Two of the game's DLC packs, The Betrayal of Jimmy and Jimmy's Vendetta, also take place in the early 1950s, but in a different canon from the base game, while the third, Joe's Adventures, is set during the events of the main storyline, bridging the gap between the two time periods.
In 1943, Sicilian immigrant Vito Scaletta is arrested during a robbery and opts to join the United States Army to avoid prison time, being enlisted in the 504th Parachute Infantry Regiment as a jeep driver. Vito first experiences the power of the Mafia when an operation in Sicily goes awry, and Don Calò arrives, ordering the Italian soldiers to stand down.
In February 1945, Vito returns home on leave to Empire Bay and reunites with his childhood friend and partner Joe Barbaro, who has joined the Clemente crime family in his absence. Joe supplies Vito with counterfeit discharge papers and introduces him to some of his contacts for work. Learning that his late father left the family in debt to a loan shark, Vito seeks work with his father's former employer, Derek Pappalardo, who has ties with the Mafia. Later, he carries out several jobs alongside Joe and Henry Tomasino, a Clemente made man, securing enough money to pay off his father's debt. However, Vito is arrested again, this time for the theft and sale of ration stamps, and sentenced to ten years in prison. While serving the time, Vito befriends Leo Galante, the consigliere of Don Frank Vinci, but learns from his sister Francesca that their mother died and all the money Vito had obtained was spent on her funeral.
In April 1951, Vito is released early due to his connections to Leo. Reuniting with Joe, the pair work their way up the ranks of the Falcone family, led by Don Carlo Falcone and his underboss Eddie Scarpa. After several jobs, Vito and Joe become made men within Falcone's organization, allowing them to secure a better lifestyle. Learning that the Clementes are conducting drug operations against the traditions of the Commission, Carlo orders the pair to assassinate Don Alberto Clemente. Following the hit, Henry approaches Eddie through Vito in search of new employment and is ordered to kill Leo to prove himself. Although Vito manages to warn Leo in time and help him leave the city, the Falcones nonetheless welcome Henry into the family.
Vito quickly finds his life falling into turmoil after Francesca distances herself from him because of his mobster lifestyle, and his house is destroyed in a firebombing by the Irish Mob. To rebuild his fortunes, Vito joins Joe and Henry to profit from the sale of heroin bought from the city's Triads. However, Carlo, who is also conducting drug operations behind the Commission's back, learns about this and demands a cut of their profits. When Vito and Joe go to meet with Henry to discuss the matter, they witness the Triads publicly executing him and escaping with their money. The pair pursue them, killing a high-ranking Triad lieutenant in the process, but fail to retrieve the money. Indebted to loan shark Bruno Levine, whose money they borrowed for the heroin deal, Vito and Joe take on various jobs to raise money, including the assassination of retired mobster Tommy Angelo. When Vito visits Derek in search of work, he discovers that the latter ordered his father's death, and kills him in revenge. Meanwhile, the Vinci family kidnaps and tortures Joe. Vito manages to save him, but the pair learn that their actions have sparked a war between the Mafia and the Triads.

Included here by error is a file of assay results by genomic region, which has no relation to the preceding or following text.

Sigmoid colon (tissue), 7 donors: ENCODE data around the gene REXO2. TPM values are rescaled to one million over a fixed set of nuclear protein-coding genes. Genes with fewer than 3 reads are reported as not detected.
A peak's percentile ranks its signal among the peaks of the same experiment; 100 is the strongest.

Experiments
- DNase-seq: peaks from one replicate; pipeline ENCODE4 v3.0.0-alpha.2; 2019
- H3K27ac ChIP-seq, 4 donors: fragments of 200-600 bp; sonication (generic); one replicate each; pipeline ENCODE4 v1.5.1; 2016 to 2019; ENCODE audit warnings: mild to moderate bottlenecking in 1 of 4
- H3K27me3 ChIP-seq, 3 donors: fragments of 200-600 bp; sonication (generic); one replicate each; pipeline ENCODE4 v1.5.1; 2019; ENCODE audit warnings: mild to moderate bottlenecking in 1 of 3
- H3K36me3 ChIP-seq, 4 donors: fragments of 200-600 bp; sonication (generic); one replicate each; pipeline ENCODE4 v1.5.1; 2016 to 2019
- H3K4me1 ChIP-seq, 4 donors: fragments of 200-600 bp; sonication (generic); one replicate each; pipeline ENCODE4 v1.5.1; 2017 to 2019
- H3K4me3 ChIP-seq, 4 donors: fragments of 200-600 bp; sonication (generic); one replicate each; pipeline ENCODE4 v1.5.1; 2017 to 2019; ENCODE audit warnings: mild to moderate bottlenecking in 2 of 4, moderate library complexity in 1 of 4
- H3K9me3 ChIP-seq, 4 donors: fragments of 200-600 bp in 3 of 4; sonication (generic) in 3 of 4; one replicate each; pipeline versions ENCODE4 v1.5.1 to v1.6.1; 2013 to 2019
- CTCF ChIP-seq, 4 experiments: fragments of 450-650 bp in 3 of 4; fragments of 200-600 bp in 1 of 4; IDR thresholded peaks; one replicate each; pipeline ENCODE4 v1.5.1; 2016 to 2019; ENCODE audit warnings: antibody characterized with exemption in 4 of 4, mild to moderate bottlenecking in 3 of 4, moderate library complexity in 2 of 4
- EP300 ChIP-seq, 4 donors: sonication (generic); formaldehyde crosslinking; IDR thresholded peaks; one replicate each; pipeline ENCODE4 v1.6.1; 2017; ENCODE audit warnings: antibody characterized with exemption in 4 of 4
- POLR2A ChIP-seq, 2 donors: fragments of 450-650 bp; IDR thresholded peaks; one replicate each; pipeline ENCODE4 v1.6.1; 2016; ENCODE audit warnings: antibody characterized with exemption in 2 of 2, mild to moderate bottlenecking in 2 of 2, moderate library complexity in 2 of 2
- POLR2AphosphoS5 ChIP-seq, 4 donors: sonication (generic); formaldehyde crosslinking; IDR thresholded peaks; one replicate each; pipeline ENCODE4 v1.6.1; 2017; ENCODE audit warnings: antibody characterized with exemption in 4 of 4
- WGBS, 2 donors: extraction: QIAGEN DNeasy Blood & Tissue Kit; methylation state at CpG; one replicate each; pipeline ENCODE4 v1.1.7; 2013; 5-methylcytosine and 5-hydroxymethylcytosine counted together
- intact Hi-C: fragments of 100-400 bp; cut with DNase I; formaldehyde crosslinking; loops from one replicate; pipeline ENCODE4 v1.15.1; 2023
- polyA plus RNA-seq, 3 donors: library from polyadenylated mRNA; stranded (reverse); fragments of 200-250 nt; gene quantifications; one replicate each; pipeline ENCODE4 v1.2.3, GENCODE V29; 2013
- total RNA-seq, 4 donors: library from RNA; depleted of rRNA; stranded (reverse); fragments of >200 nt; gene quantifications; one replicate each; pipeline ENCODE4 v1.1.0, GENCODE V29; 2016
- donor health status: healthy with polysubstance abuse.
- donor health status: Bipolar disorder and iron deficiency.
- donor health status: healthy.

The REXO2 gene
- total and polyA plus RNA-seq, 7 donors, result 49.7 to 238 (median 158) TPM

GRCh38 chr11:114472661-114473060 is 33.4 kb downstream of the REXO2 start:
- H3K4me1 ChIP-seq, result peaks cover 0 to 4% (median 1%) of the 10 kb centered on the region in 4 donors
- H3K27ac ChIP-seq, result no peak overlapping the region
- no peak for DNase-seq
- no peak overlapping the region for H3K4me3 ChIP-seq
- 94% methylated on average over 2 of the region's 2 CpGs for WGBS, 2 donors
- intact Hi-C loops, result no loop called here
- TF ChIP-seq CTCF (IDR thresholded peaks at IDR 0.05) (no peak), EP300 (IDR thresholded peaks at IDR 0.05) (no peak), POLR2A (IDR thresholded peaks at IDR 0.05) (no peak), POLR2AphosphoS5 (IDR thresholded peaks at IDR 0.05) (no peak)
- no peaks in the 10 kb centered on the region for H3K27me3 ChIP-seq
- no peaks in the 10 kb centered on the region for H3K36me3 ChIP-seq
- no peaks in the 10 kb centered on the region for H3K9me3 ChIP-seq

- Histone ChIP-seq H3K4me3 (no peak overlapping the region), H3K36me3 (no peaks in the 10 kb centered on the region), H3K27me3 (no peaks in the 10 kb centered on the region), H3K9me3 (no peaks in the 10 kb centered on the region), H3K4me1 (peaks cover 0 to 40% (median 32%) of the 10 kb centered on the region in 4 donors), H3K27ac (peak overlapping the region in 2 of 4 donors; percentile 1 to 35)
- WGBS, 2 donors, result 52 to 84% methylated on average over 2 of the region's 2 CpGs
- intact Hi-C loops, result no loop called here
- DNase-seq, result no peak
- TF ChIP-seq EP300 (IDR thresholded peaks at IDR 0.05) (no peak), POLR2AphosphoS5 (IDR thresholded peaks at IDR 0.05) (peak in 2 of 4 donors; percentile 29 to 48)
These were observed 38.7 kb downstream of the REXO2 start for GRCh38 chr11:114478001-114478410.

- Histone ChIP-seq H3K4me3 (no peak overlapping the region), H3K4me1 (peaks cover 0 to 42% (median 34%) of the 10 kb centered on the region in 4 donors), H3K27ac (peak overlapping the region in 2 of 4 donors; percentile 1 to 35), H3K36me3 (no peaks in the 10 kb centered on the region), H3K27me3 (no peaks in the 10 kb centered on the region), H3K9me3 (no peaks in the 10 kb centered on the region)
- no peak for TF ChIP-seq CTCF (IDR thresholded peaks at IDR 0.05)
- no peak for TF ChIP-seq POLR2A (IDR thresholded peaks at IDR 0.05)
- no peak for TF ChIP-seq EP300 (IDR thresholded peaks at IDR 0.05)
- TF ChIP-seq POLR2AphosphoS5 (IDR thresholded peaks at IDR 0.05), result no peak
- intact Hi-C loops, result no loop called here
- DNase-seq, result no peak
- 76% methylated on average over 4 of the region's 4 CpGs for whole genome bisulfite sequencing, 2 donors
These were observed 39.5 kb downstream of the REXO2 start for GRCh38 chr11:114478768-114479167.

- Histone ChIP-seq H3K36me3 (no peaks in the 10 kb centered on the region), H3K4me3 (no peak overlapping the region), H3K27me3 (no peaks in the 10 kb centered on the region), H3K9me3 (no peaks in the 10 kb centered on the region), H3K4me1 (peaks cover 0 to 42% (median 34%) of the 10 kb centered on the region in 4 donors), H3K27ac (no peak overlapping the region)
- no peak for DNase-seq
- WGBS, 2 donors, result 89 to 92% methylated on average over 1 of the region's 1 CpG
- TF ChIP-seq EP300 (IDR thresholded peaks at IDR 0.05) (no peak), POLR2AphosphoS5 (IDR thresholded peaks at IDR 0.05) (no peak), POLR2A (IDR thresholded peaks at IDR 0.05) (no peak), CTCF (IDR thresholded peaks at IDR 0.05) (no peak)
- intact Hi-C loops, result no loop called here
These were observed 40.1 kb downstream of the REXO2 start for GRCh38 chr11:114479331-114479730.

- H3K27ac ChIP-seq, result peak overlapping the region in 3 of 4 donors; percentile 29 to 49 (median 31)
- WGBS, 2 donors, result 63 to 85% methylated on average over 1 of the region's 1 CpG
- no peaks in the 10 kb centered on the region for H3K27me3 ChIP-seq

After paying off the debt to Bruno, revealed to be the same loan shark his father was indebted to, Vito is called by Carlo to the planetarium for a meeting. On the way there, Leo picks him up and chastises him for the problems he caused, before confirming that Henry was a federal informant and that Carlo wants to kill Vito for vouching for him. However, grateful to Vito for previously saving his life, Leo has arranged for him to be spared by both the Commission and the Triads as long as he kills their common enemy: Carlo. At the planetarium, Vito discovers that Carlo offered to make Joe a caporegime if he killed him. However, Joe refuses and helps Vito kill Carlo. Outside, the pair are greeted by Leo, who takes Vito with him to celebrate, while Joe is driven off in a separate car. When Vito asks where Joe is being taken, Leo reveals that he was not part of their deal, leaving Vito to watch helplessly as his friend is taken away to whatever fate awaits him.
Preliminary work on Mafia II began in 2004; the work on the script began in 2003. Originally intended for a PlayStation 2 and Xbox release, the game was moved to the PlayStation 3 and Xbox 360 in 2005, following difficulties with the developer of the game engine. It was officially revealed in August 2007 at the Leipzig Games Convention. A playable version of the game was achieved in 2007 or 2008. Mafia II was expected to release in late 2009, but was delayed until its release in August 2010.
A promotional trailer was released for the game in August 2007. A second trailer was released on the Spike VGA show on 14 December 2008. An extended version of the trailer was released on 15 January with an extra 30 seconds of cut scene footage. The first gameplay footage debuted on GameSpot on 17 April 2009 as part of an interview with Mafia II's producer, Denby Grace. The video shows driving and gunplay aspects to gameplay as well as portraying the physics engine. A third trailer was uploaded to the website on 28 May 2009. From 1 June 2009, four short videos are to be added to the Mafia II website. The first of these is called "The Art of Persuasion" and features the song "Mercy, Mr Percy" by the female singer Varetta Dillard. Another video was released featuring footage from the mission "The Buzzsaw". The video reveals the fate of "The Fat Man" who appeared in the earlier trailers. On 27 March 2010, a new trailer was released showcasing the PhysX-based cloth and physics system used in the game.